- Egypt expects exports to rise by around 10% yoy to USD 22bn, revealed the Trade Minister. Exports have grown by 11.5% to USD 15bn this year, with trade balance also narrowing by some 37%.
- An IMF review is expected by end-Oct in Egypt, ahead of a USD 2bn disbursement set for Dec.
- Egypt plans to finalize the SME tax law by year-end: according to the law, SMEs will be taxed under a simplified system as a means to encourage them to operate in the formal economy.
- Jordan’s Ministry of Agriculture will allow hiring of new foreign workers in the agricultural sector (after a freeze announced in Jun last year), as more lands are expected to be cultivated this year.
- Moody’s kept Kuwait’s credit rating at Aa2 stable, with the country’s score for economic strength moved to High from Moderate, “to reflect the country’s exceptionally high wealth levels, as well as its substantial hydrocarbons endowment”.
- Moody’s changed the outlook on Lebanon’s banking system to stable from negative, citing greater political stability and an improvement in economic growth.
- Lebanon’s Constitutional Council decided to annul the tax law that was passed by Parliament to finance public sector pay rises.
- Oman Oil has obtained a USD 1bn pre-export 5-year loan coordinated by Natixis and Societe Generale which was oversubscribed and “competitively priced” according to sources.
- Qatar injected QAR 29.1bn (USD 8bn) into its banks in Aug, according to central bank data; this follows amounts of USD 6.9bn and USD 10.9bn injected in Jul and Jun respectively. Total deposits at Qatari banks rose to QAR 793.6bn in Aug (Jul: QAR 772.5bn), supported by public deposits which grew to QAR 302.6bn (Jul: 273.5bn)
- Qatar Insurance Co announced the closure of its Abu Dhabi branch, since its licence could not be renewed; the branch earned gross premiums of about USD 30mn annually. (More on diplomatic damage in the Media Review section).
- Inflation in Qatar fell 0.4% yoy in Aug – the first fall since at least early 2015 – as housing and utilities prices dipped 4.0% yoy. Food prices meanwhile were up only 2.8% yoy and fell back 0.6% mom.
- Saudi Arabia will implement a new bankruptcy law, which has already been passed to the Shura Council, by end of Q1 2018, reported Al Arabiya, citing the Commerce and Investment Minister. He also disclosed that new laws regarding commercial mortgages and commercial franchising were also being finalised.
- Saudi Arabia plans to hike domestic prices for gasoline by around 80% from Nov, reported the Saudi Gazette.
- Saudi Arabia issued SAR 7bn (USD 1.9bn) of Islamic bonds in its third monthly issue of domestic Sukuk. Bids for the entire issue totaled SAR 24bn, stated the finance ministry.
- Saudi Aramco could disclose its audited financial accounts in early 2018, reported Reuters, citing multiple sources. The 2015-16 accounts have been audited according to IFRS standards, but not released and releasing 2015-17 accounts in Q1 next year would be a major step towards an IPO in 2018. The release of accounts also depends on the decision of a listing venue: while IFRS standards would be acceptable for a listing in London, Hong Kong or Singapore, a New York listing would require US GAAP standards.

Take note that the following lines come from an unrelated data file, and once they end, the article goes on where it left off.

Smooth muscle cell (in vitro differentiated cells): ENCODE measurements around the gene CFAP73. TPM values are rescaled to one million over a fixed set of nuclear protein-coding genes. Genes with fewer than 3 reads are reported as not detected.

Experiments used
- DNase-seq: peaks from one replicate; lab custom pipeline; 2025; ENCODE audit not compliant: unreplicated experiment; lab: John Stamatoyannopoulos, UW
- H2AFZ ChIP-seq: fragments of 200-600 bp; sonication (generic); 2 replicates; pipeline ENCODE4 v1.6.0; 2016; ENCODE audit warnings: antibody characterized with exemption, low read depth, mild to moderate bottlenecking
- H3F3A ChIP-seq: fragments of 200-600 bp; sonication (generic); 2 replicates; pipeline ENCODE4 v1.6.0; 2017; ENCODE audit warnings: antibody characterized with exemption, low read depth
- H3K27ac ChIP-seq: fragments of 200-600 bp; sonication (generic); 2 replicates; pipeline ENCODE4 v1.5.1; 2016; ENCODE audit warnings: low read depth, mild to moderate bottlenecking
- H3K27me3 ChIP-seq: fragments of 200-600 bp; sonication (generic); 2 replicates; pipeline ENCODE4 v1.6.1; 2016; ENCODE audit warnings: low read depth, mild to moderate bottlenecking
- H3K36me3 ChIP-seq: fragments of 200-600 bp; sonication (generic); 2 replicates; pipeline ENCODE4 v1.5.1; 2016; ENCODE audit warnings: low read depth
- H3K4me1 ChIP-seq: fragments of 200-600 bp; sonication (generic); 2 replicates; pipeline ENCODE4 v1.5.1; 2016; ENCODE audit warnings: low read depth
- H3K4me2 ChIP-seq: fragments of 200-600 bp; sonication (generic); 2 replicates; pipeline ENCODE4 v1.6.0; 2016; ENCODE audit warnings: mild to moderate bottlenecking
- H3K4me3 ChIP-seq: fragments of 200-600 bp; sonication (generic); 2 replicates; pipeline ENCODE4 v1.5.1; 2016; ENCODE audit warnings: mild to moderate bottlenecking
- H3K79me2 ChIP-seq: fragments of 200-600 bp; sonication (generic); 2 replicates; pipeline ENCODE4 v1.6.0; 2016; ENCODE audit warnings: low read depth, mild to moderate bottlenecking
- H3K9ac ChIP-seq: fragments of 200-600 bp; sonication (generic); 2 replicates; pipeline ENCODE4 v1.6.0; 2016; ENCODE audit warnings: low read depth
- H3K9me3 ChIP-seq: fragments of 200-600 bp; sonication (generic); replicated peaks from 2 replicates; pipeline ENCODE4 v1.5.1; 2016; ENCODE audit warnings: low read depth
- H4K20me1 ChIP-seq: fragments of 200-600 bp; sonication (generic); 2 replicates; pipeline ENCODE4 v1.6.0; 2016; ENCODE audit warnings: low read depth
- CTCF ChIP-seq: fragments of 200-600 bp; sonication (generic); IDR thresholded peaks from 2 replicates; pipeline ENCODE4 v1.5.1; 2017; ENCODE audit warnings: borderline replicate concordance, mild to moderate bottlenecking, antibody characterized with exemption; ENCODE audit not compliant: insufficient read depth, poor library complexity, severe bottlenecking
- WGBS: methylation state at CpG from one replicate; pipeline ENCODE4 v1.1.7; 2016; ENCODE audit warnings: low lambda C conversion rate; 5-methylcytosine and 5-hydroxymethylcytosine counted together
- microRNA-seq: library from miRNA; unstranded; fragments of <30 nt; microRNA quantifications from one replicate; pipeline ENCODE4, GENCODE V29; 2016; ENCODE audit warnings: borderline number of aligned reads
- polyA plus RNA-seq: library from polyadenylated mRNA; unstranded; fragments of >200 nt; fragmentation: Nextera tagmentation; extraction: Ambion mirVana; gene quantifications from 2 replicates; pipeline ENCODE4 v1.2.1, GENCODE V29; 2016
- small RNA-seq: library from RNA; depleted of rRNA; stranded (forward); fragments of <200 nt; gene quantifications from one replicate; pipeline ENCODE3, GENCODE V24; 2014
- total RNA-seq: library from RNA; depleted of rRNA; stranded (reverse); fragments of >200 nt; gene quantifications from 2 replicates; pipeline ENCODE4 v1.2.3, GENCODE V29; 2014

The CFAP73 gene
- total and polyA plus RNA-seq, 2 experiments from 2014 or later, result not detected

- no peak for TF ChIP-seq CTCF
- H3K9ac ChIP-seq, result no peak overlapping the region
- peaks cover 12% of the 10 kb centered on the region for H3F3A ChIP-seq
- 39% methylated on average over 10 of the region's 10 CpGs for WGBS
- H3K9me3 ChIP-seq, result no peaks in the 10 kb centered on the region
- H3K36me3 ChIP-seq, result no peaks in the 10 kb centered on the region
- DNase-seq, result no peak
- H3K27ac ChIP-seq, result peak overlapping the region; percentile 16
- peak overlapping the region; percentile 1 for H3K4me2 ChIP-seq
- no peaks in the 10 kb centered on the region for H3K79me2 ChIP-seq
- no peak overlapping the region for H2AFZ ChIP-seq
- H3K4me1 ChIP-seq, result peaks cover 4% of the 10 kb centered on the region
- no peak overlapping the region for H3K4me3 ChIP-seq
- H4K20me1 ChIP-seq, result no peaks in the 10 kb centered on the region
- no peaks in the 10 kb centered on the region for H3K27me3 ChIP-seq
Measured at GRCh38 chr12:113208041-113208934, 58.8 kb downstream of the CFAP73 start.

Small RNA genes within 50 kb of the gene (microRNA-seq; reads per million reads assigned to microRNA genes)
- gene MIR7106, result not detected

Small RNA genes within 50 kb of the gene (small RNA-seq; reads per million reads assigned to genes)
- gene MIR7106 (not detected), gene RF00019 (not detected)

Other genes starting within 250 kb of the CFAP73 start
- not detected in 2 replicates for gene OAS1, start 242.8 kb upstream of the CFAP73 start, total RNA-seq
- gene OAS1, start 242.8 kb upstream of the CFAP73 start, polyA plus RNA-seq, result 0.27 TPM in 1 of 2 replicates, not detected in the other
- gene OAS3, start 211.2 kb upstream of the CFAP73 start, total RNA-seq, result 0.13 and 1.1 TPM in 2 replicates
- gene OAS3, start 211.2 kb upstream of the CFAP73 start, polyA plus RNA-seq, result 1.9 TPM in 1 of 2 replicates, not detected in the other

- Saudi Arabia’s Public Investment Fund is in the process of setting up a new company (with an initial capitalisation of SAR 10bn) that will invest in entertainment projects in the country. Initial projects planned include an entertainment complex that will be launched by 2019; by 2030, the company’s projects aim to serve more than 50 million visitors annually and create more than 22,000 jobs.
- Saudi Arabia’s Ministry of Labor and Social Development is expected to announce about 80,000 job opportunities for women: as part of the 3rd phase of feminizing and nationalizing, shops selling perfumes, shoes, bags, stockings, mother care materials, pharmacies in malls and shopping centers selling cosmetics will be targeted.
- The profitability of Islamic banks in the GCC will deteriorate in 2017 and 2018, according to S&P Global Ratings, as “banks become more cautious and selective in their lending activities, trigger stiffer competition” and also due to higher credit losses.
- The contribution of UAE’s non-oil sector to GDP is expected to rise to 80% in four years from 70% currently, given the country’s rapid diversification efforts, according to the Minister of Economy. Speaking at the UAE-Iraq Trade and Investment Forum, he also stated that bilateral non-oil trade between the two nations stood at a relatively high USD 11bn.
- UAE’s non-oil sector is forecast to grow at 3.1% this year, before rising to 3.5% next year, according to the central bank governor.
- CPI in Abu Dhabi was 6% yoy in Aug, thanks to price hike in the housing and utilities sub-component. This brings inflation during the Jan-Aug period to 1.9% yoy, with housing and utilities sector accounting for 49% of the rise in CPI.
- Abu Dhabi Global Market (ADGM) revealed that 11 companies had been shortlisted for its first FinTech Abu Dhabi Innovation Challenge. Four companies from Singapore, two from India and one each from Hong Kong, China, UAE, UK and Canada complete the list.
- DEWA plans to install solar panels for UAE nationals’ villas in Hatta, for free. The project aims to transform Hatta residents from energy consumers to green consumers and producers of clean energy.
- UAE telecom subscribers increased to 23.36mn by end-Jul (Jun: 23.31mn), according to the Telecommunications Regulatory Authority.
- Domestic and international grants provided by the UAE increased by 73.8% yoy to AED 27.7bn during H1 2017, revealed the Ministry of Finance.